Arusha, May 29, 2012 FH) –The trial of former Rwandan school teacher, Jacques Mungwarere prosecuted  for his alleged role in the 1994 Tutsi genocide  started before a Canadian court on Monday, according to the defendant’s lawyer, Philippe Larochelle.

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Larochelle told Hirondelle News Agency that his client pleaded not guilty to the charges on crimes allegedly committed in Kibuye prefecture, Western Rwanda.

He is accused of participating in massacres of Tutsis in two churches and one hospital in the prefecture.

According to Canadian Press (CP), Marc Lishchynski, the lead Royal Canadian Mounted Police (RCMP) investigator, became the first to enter the witness box for the prosecution.

He is quoted as telling the court that he visited Rwanda "100 times" and presented detailed photos and satellite pictures of where some of the atrocities occurred.

The taking off of the trial for the Rwandan teacher comes after the International Criminal Tribunal for Rwanda (ICTR) rejected his requests, seeking right to use materials of several witnesses who had testified in different cases before the Tribunal.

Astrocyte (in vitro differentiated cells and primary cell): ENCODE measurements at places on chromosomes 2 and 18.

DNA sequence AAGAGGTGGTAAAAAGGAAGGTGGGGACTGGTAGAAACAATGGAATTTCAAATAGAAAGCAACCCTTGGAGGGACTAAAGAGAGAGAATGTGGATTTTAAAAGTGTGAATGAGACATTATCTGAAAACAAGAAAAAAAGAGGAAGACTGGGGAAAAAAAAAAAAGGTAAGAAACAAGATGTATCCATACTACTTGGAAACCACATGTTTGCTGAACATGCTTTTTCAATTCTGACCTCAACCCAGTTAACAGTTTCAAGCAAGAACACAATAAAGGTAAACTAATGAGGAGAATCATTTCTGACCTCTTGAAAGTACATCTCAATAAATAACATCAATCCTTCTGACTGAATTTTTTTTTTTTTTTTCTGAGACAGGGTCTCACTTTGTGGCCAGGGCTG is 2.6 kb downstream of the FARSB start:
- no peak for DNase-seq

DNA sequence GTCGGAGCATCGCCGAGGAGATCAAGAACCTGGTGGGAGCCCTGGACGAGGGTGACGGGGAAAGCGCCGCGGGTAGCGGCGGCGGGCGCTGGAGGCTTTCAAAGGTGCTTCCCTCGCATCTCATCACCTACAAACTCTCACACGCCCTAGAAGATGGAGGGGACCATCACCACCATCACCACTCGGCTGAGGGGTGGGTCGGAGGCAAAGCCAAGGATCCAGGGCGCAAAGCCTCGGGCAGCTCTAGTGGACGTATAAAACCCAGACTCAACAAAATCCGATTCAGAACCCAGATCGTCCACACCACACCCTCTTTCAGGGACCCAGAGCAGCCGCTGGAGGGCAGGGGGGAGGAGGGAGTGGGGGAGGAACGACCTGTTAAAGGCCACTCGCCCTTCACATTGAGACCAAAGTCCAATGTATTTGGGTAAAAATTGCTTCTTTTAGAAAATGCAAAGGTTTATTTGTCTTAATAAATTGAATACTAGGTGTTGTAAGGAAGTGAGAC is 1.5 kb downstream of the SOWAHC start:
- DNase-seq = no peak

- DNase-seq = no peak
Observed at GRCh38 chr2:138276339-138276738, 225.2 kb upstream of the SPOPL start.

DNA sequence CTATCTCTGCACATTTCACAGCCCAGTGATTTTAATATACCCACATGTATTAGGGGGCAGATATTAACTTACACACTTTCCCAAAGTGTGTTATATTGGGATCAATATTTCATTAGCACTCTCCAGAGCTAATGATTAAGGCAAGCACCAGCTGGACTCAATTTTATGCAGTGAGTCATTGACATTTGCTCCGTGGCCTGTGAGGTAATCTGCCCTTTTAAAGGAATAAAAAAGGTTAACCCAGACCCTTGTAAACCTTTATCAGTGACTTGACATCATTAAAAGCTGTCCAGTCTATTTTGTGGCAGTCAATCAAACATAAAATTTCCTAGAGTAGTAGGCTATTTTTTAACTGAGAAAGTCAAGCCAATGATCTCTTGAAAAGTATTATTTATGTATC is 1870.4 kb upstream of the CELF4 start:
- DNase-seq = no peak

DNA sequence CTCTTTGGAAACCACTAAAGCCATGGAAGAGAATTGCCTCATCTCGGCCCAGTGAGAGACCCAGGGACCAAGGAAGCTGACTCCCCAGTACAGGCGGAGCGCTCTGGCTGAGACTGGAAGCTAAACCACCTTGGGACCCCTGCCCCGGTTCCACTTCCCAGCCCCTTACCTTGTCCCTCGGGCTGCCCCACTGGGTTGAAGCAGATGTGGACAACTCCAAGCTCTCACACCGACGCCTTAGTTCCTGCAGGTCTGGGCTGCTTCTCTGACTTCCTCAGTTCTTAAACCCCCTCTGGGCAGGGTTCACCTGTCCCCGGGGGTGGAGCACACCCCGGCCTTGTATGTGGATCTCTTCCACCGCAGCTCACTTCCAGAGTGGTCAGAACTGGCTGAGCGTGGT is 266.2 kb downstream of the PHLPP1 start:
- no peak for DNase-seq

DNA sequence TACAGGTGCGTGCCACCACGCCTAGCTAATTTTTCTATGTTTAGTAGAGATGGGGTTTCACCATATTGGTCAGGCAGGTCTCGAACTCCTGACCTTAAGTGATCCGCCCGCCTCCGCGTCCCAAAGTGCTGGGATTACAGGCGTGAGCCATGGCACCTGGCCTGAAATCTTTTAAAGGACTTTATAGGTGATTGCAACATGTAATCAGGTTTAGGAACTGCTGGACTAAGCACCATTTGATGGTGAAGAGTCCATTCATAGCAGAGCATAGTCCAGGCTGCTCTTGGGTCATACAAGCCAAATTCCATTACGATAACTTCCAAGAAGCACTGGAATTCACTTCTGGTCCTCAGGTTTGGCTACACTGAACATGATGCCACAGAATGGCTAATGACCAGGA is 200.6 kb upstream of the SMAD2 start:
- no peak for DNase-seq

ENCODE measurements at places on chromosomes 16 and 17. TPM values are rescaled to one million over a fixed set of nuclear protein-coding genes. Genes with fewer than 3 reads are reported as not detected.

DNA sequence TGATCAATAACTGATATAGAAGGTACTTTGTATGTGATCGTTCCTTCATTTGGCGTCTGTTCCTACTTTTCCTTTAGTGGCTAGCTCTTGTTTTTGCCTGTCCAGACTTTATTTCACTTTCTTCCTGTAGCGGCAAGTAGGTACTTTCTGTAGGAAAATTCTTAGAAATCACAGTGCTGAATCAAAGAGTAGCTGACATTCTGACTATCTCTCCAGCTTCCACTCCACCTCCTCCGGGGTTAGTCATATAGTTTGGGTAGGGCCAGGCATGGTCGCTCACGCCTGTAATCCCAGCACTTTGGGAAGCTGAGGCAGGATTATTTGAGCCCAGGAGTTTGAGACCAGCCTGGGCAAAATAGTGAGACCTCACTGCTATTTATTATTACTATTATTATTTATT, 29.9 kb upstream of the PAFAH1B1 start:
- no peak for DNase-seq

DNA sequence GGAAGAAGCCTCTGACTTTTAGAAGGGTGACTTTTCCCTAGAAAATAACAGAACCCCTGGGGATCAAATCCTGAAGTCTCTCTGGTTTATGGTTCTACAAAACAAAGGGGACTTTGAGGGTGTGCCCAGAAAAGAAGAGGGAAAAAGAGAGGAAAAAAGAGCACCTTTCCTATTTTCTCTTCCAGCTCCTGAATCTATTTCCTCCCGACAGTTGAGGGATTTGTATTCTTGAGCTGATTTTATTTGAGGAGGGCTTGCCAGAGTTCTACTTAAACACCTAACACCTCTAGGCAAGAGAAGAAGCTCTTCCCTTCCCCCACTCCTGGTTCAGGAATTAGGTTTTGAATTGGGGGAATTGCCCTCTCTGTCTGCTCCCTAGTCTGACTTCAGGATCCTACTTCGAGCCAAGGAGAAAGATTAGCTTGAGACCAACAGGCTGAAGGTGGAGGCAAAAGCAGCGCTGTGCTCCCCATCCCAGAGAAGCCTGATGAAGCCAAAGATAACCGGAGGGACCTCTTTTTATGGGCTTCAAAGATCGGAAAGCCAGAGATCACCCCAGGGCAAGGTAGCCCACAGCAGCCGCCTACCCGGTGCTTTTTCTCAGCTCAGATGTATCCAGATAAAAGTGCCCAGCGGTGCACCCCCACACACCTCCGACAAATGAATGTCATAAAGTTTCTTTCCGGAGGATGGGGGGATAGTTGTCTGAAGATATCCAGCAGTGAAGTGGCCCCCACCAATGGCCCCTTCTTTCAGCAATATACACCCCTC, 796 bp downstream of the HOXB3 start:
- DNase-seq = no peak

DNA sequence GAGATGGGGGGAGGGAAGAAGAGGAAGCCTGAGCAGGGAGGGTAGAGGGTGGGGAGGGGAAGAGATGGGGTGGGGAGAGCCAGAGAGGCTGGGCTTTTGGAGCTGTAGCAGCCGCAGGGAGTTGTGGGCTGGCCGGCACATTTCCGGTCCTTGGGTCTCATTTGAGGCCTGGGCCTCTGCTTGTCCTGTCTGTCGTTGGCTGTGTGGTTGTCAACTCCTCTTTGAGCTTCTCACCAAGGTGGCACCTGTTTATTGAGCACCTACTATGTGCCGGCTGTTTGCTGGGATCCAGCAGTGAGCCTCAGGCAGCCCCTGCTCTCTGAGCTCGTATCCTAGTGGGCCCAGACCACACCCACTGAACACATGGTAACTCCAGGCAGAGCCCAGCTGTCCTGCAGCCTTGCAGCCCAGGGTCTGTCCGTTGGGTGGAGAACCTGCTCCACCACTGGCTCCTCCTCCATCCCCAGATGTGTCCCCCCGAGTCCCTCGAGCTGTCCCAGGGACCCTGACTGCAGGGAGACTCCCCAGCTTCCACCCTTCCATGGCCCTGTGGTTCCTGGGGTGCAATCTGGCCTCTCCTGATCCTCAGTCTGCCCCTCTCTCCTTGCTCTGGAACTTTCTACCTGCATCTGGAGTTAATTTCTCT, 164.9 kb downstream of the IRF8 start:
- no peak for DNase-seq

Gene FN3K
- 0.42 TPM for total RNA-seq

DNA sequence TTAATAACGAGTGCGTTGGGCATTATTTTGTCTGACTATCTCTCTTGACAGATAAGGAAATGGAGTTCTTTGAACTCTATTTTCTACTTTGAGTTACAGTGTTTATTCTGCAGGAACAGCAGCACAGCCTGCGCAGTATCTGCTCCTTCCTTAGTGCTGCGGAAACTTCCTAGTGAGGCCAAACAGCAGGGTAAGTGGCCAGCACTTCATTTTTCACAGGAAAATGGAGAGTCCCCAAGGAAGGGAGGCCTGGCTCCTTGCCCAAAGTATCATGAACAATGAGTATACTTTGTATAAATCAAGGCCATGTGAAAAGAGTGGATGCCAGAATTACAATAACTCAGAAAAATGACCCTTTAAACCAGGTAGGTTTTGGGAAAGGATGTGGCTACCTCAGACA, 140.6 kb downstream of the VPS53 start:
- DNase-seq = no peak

Born in 1972 in Rwanda, Mungwarere was a teacher in Kibuye. He arrived in Canada in 1998 and obtained refugee status in 2002. He worked as temporary warehouseman in a factory of Windsor, South of the Ontario in Canada, where he lived with his wife and his three children.

The Royal Canadian Mounted Police (RCMP), in Windsor, arrested Mungwarere on November 6, 2009, in cooperation with Rwanda's Genocide Fugitive Tracking Unit (GFTU).

He is the second Rwandan to be prosecuted under Canada's crimes against humanity and war crimes Act, which was introduced in 2000, allowing for prosecution no matter where or when an alleged war crime may have been committed.

The first Rwandan to be tried under the crimes against humanity and war crimes law in Canada was Desire Munyaneza, who was convicted in 2009 and sentenced to life in prison.